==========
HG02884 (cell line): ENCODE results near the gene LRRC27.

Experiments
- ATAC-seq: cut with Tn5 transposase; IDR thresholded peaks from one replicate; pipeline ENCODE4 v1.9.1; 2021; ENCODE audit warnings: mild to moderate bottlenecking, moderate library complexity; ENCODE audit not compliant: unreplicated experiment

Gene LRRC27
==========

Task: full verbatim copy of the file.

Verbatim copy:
HG02884 (cell line): ENCODE results near the gene LRRC27.

Experiments
- ATAC-seq: cut with Tn5 transposase; IDR thresholded peaks from one replicate; pipeline ENCODE4 v1.9.1; 2021; ENCODE audit warnings: mild to moderate bottlenecking, moderate library complexity; ENCODE audit not compliant: unreplicated experiment

Gene LRRC27